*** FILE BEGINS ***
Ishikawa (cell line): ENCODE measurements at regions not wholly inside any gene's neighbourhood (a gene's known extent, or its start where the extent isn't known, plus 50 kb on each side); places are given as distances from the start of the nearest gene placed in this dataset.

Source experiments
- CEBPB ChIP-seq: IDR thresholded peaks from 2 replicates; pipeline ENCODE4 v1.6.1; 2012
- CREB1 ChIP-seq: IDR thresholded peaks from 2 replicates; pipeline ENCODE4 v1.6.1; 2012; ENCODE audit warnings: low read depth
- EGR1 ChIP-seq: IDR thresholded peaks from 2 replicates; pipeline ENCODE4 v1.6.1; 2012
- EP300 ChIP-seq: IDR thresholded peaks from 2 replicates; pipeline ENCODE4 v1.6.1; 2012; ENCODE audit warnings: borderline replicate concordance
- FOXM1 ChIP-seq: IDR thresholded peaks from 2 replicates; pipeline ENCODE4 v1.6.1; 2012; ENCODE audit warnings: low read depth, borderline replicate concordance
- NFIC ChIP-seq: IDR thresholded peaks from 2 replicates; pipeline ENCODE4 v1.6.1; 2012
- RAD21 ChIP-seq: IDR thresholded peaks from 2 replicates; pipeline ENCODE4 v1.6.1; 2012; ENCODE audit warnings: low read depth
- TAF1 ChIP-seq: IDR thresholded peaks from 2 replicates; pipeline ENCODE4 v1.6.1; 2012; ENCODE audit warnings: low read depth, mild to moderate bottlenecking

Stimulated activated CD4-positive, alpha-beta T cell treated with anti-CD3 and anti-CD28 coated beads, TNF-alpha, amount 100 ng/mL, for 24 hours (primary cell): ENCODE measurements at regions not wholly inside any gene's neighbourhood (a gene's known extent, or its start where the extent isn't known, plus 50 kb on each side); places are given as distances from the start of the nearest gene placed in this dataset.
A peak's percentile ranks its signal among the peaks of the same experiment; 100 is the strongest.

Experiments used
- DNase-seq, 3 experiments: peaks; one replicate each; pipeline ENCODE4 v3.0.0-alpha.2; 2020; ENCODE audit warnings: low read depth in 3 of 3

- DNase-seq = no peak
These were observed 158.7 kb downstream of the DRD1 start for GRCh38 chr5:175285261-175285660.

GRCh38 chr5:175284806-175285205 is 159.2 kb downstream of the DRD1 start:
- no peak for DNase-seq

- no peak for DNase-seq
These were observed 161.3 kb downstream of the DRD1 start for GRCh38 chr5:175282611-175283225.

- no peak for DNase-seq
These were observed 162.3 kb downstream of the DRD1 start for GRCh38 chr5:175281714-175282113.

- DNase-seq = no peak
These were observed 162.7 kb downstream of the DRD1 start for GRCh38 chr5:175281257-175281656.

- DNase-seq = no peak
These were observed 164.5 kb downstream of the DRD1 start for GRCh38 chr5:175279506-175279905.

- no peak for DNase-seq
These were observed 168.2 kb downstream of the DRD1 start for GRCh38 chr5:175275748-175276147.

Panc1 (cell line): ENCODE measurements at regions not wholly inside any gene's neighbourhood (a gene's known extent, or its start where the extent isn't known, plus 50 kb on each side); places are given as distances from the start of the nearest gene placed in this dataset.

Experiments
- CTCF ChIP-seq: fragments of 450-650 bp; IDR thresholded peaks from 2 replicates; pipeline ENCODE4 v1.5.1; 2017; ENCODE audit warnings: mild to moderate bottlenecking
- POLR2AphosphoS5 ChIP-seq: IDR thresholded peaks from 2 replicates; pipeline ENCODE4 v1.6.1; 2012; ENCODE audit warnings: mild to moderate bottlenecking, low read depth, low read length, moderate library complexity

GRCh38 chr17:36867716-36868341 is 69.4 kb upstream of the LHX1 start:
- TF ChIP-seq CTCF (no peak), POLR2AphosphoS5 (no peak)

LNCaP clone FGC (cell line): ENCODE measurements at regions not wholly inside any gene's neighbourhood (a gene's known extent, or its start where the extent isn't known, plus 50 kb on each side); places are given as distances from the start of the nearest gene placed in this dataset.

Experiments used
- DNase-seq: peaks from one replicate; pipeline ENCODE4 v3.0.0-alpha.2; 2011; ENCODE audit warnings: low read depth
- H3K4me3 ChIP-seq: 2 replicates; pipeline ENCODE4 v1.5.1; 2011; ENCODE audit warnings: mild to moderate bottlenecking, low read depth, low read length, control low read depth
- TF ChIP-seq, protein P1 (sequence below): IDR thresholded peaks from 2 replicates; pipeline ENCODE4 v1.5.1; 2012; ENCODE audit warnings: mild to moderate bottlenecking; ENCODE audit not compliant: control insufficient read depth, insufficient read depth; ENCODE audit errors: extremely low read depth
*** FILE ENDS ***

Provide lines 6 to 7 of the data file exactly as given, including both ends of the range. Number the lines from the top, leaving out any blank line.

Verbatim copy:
- EP300 ChIP-seq: IDR thresholded peaks from 2 replicates; pipeline ENCODE4 v1.6.1; 2012; ENCODE audit warnings: borderline replicate concordance
- FOXM1 ChIP-seq: IDR thresholded peaks from 2 replicates; pipeline ENCODE4 v1.6.1; 2012; ENCODE audit warnings: low read depth, borderline replicate concordance